We are Legion (We are Bob) (Bobiverse Book 1) is a lot of fun but read the caveats before you buy.
Plot and World Building
Bob sells his software company and signs up to be frozen for eventual resuscitation just before he dies in a traffic accident. He wakes up about 100 years later, this time as a “replicant”, a personality and mind uploaded into a computer program. He learns he has zero rights and has the opportunity to become an interstellar probe pilot – or be turned off. To add challenge, there are 5 other replicants who have the same opportunity.
Bob’s a competitive guy and decides to win.
Bob’s new world is grimmer than ours. The US no longer exists and is now a theocracy centered in the Pacific Northwest. Brazil among other countries is also building probes using artificially recreated personalities and the world is in an arms race. Bob manages to get off the planet and launch towards Epsilon Eridanni just ahead of Brazil’s attack.
Here’s where Bob’s software background gets handy. Bob is able to weed through his programming and remove several backdoor control points and rebuild himself as autonomous. He decides to go ahead with the mission anyway.
Bob gets to his target system and explores a bit, encounters the murderous Brazilian probe, fights the Brazilian off. Bob clones himself and puts his copies – who are also autonomous individuals – into their own spaceships. Howard and Will return to Earth. Good thing too, because one of the Brazilian software clones is slinging asteroids – big ones, planet killer types – at Earth. Over 95% of humanity has died off from the prior wars and now the Brazilian’s asteroid attack will kill everyone left.
Much of the plot after this point turns on how to rescue the remaining people on Earth: Where to move them to, how to get them there, who first, so on.
Parallel plots center around Bob and the main clone characters.
Bob is the main character in this novel of course, but he also clones himself and makes Bill and Homer, then many more generations. Each has slightly different interests but all are quirky, nerdy types, the ones you figure will keep their teen senses of humor forever.
Bob discovers the Deltans, a race of primitive folks just beginning their stone age and is fascinated with the culture.
Will aka Riker (one of too many Star Trek jokes) and Howard go back to Earth and spend their time helping the folks left, and eventually to evacuate them.
Bill is actually a more interesting character than Bob. Bill tinkers and explores and develops faster-than-light communication in this first book and later develops other neat whiz-bang things. Bill also acts as the hub for the Bobiverse as it grows to include about 100 Bobs.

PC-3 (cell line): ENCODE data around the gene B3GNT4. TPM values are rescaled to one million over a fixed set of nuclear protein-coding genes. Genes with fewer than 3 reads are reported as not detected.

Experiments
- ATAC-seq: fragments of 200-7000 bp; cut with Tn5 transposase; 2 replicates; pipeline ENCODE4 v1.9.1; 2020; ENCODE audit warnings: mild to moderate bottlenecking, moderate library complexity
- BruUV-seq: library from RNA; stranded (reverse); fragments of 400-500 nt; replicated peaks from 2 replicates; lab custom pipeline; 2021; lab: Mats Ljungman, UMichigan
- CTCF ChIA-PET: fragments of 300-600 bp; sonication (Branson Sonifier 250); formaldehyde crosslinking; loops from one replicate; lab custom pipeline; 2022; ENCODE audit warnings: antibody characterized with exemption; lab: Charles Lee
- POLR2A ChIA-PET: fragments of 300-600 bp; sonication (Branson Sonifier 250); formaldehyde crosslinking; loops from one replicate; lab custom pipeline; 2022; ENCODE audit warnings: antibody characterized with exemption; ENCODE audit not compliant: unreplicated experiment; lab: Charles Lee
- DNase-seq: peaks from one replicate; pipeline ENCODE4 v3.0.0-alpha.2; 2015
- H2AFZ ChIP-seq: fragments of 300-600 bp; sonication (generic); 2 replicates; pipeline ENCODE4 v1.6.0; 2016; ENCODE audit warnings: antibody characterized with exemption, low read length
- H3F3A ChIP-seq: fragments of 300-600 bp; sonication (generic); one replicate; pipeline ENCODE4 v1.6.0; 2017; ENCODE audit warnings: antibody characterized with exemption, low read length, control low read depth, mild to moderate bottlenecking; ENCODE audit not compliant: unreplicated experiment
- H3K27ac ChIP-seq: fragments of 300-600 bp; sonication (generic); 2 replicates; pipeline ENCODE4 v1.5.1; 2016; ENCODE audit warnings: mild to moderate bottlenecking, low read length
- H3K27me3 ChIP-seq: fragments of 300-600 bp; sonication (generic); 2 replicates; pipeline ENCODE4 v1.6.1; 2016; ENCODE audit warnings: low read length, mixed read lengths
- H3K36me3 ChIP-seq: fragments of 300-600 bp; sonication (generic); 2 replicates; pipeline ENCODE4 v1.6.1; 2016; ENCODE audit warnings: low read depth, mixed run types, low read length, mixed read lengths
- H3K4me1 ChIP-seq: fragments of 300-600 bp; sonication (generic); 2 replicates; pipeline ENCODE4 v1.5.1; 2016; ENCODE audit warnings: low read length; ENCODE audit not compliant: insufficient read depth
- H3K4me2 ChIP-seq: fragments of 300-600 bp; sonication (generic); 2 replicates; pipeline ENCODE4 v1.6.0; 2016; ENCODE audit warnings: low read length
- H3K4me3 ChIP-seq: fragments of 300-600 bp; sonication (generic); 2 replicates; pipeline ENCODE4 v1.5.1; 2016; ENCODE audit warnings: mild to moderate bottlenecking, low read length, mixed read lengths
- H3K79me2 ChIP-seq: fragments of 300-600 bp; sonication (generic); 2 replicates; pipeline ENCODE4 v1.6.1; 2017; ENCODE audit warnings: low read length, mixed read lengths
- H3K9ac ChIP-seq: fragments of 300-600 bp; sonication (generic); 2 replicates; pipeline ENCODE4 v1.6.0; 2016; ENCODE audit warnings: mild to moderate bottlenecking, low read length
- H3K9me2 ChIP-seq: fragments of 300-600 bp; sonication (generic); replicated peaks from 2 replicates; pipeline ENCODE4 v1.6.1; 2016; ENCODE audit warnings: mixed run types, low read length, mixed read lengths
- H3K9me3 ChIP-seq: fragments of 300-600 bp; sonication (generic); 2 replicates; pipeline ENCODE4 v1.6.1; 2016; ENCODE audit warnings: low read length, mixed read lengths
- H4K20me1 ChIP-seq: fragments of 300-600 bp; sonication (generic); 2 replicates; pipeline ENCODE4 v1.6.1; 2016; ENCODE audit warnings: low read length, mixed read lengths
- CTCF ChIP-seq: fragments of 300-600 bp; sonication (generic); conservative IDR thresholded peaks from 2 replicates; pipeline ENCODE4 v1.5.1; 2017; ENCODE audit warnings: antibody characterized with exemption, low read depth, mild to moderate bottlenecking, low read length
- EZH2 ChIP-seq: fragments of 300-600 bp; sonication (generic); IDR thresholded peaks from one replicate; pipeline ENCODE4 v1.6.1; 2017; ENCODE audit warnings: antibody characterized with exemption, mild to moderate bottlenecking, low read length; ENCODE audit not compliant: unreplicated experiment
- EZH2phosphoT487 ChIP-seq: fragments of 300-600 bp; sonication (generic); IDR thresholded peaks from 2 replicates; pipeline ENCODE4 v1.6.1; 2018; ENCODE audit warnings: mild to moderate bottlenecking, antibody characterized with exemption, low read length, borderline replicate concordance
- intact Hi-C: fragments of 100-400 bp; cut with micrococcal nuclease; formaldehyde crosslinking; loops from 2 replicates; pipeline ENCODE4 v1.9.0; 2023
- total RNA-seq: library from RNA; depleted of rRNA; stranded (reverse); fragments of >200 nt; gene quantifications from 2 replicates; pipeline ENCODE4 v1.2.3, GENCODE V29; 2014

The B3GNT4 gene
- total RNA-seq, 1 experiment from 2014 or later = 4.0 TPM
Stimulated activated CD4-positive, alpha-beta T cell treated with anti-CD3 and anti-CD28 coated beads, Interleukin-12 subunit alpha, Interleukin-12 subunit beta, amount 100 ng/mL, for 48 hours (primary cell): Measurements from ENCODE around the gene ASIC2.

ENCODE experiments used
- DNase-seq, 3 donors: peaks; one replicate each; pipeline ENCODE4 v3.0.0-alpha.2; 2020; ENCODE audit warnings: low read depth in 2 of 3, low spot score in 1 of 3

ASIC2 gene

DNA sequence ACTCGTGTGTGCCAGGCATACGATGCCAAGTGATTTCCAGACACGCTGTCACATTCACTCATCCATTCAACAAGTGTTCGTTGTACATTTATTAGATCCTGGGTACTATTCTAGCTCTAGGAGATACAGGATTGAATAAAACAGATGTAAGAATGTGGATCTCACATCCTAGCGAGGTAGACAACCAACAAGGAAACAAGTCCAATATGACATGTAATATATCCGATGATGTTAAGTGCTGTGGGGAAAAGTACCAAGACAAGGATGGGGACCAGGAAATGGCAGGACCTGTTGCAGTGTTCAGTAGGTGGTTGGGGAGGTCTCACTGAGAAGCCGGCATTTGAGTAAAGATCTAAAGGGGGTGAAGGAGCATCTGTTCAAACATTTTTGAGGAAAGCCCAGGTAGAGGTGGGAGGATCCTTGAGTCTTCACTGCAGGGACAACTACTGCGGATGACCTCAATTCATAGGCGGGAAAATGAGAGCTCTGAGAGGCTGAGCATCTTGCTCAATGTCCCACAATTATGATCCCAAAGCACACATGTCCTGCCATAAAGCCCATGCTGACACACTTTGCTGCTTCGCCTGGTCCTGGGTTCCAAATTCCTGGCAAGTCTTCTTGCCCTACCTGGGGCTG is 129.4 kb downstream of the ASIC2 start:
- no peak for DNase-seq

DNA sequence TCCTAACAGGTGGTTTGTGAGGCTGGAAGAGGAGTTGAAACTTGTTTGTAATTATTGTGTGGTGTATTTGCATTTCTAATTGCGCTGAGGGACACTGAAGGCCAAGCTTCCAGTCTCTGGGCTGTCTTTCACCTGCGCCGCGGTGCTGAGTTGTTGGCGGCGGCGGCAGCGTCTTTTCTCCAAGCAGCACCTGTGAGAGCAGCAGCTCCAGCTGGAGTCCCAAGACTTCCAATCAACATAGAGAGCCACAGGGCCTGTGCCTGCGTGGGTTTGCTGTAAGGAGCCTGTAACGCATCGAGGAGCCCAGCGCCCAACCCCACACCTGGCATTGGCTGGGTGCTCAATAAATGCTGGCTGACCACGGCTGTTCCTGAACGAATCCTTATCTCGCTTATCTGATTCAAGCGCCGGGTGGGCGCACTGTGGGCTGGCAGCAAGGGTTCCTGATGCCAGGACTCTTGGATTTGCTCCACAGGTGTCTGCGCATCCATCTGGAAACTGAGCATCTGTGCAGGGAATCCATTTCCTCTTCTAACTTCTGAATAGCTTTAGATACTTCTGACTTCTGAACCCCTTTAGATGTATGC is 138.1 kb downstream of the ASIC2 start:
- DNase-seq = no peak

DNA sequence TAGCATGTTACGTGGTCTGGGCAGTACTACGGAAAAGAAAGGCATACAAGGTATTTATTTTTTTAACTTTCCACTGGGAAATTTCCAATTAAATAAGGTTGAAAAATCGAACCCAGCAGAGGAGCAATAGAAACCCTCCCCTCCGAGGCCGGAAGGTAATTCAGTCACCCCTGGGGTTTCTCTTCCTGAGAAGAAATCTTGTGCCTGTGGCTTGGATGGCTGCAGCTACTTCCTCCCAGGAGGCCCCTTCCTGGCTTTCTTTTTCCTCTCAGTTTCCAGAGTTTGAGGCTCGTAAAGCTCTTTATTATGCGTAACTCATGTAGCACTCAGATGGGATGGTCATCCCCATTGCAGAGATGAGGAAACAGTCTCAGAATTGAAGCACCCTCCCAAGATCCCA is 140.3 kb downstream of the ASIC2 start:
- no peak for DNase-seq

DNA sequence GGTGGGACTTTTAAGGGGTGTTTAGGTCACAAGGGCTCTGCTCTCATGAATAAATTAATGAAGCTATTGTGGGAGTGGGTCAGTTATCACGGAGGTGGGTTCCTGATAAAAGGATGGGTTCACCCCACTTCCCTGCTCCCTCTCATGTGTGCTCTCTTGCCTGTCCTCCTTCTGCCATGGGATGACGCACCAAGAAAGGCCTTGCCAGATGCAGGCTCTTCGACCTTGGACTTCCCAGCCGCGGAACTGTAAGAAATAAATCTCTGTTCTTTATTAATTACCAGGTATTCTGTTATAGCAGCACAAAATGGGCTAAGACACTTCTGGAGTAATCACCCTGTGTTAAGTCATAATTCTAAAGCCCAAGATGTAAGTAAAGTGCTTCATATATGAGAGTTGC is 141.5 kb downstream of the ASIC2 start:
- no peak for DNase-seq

Dennis Taylor does a decent job showing us the different Bob variants although he also does a fair amount of telling. It seemed like he created so many variants mostly to have a lot of names around; we have 3 or 4 main Bobs in this first book and a few more in each of the sequels that play noticeable roles.
I suspect it’s kind of hard to have a lot of character development when your character is a computer program. The basic premise is that the program is scanned from Bob’s brain and contains his personality along with generic computer capabilities and this personality can adapt and change. Still, character development is somewhat thin in this and successive books in the series.
As I said in the title of this post, We are Legion (We are Bob) and its sequels are a lot of fun. The Bobs explore our tiny neighborhood in the galaxy; they meet new civilizations and peoples; they rescue humanity from death. The book is fast-paced and overall most enjoyable.
However. The author apparently believes that religious belief is ridiculous and that there are enough Christian nutcases to go create a theocracy. It reminded me of some of the more fervid nightmares people foamed about during Bush’s presidency. Taylor inserts Trump into the story a bit too.
I don’t know whether the author is an atheist; to me this attitude was just a backdrop for the story.
There is also a lot of gee-whiz going on. Bob tells us that the basic prerequisites for interstellar work are the 3-D printer and intelligent software.
The 3-D printer is souped up version, able to layer individual atoms to build anything from elaborate computer cores sufficient to hold a Bob clone, to new spacecraft, to bombs. About the only thing it can’t print is something alive or food. (I think its problem with food may be more because it would be grossly inefficient rather than technically impossible.) Now years ago I was a research chemist. Just because you stick two atoms next to each other, even if aligned just exactly right, Mother Nature is stubborn and you might not get the chemical reaction you want. I don’t see how a 3-D printer could assemble atoms into plastic, for example. (Today’s printers today use plastic as raw material.)
Even if you believe the 3-D printer could assemble mining robots, etc., etc., to go build a new spacecraft with computer core, I think the timescale is off. In the book Bob/Bill/Howard are independent within a few years. That brings me to the final point, the idea of copying someone into a computer. Frankly I don’t believe it. Perhaps it might be possible to load memories into non-brain storage, but I don’t see how copying memories will create a personality, one that is inherently a person, not a program.
If you can ignore the gosh-darn technological wonder doings and don’t take the idiotic anti-Christian backdrop personally then it’s a blast. Don’t look for outstanding writing or subtle character building; this isn’t literature. Instead enjoy for what this novel is, entertainment.
5 Stars for entertainment.
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